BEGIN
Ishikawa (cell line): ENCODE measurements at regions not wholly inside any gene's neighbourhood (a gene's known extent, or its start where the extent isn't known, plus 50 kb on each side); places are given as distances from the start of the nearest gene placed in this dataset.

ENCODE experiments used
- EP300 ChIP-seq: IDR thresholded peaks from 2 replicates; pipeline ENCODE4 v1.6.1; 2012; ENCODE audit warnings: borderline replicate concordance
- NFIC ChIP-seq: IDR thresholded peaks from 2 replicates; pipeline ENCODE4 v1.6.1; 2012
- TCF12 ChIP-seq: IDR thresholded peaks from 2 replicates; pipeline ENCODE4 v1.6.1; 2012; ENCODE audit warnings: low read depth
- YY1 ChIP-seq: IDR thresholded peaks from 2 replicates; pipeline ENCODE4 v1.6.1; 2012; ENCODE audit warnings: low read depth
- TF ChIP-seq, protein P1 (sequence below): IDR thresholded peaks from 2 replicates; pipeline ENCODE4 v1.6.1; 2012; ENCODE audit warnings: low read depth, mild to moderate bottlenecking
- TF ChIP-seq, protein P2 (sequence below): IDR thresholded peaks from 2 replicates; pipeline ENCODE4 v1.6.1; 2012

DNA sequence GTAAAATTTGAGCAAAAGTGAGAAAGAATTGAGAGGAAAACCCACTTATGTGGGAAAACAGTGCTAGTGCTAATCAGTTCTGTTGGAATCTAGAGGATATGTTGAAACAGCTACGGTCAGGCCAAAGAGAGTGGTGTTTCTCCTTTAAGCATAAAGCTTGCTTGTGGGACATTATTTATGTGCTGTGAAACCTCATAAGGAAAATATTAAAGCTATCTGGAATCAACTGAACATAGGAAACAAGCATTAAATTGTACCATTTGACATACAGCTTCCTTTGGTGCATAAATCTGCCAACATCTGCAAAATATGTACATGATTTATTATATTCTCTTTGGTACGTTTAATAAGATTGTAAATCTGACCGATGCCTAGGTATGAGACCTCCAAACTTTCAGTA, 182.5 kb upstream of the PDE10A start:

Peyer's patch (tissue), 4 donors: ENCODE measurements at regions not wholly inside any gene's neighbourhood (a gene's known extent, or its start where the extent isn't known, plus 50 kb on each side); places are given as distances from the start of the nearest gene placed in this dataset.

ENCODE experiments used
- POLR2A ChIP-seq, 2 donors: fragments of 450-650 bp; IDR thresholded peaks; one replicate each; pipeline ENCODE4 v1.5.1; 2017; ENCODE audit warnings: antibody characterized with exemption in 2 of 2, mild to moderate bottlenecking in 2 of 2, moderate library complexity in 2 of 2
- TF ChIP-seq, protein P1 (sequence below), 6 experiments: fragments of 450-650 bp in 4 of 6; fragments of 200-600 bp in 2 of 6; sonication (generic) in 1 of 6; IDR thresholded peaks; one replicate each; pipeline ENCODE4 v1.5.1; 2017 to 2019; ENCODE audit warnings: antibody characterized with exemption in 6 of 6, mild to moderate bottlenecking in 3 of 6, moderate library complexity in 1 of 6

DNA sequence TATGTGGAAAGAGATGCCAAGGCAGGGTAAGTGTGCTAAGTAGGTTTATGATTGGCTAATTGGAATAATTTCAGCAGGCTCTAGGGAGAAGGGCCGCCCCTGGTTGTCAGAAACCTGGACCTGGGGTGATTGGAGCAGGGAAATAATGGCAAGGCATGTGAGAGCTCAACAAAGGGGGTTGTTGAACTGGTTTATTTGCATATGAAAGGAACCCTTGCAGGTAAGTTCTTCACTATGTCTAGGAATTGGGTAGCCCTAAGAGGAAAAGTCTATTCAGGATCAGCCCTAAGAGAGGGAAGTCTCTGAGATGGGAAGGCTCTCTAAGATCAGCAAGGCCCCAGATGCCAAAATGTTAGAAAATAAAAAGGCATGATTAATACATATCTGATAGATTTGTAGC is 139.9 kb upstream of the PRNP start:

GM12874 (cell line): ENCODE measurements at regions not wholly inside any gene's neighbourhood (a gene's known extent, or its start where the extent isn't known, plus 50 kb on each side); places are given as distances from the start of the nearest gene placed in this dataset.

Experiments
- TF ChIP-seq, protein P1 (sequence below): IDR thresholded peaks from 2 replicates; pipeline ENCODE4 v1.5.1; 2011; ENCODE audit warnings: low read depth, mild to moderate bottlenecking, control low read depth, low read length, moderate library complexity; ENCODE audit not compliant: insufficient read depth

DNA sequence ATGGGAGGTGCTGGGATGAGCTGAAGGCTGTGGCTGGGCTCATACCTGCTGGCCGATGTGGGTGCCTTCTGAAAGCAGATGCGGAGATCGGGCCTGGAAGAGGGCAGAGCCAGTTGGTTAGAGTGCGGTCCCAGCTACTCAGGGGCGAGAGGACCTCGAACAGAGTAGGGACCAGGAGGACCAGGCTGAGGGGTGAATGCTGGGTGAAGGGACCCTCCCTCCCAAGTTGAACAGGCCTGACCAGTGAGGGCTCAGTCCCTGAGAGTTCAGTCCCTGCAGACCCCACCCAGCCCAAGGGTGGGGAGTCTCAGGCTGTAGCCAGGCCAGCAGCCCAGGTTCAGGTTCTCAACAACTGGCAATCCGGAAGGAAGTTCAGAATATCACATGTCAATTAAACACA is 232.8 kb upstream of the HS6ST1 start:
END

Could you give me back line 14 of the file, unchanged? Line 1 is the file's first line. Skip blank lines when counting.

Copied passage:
DNA sequence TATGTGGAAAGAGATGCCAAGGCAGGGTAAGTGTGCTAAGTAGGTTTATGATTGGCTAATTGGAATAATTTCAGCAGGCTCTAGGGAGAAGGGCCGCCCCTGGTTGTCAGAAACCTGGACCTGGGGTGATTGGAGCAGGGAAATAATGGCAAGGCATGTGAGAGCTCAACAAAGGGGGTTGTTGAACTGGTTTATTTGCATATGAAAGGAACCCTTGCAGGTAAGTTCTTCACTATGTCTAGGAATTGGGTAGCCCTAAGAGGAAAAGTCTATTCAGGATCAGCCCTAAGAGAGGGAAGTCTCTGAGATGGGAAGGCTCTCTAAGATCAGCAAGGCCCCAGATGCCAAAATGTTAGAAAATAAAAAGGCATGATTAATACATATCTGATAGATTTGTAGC is 139.9 kb upstream of the PRNP start: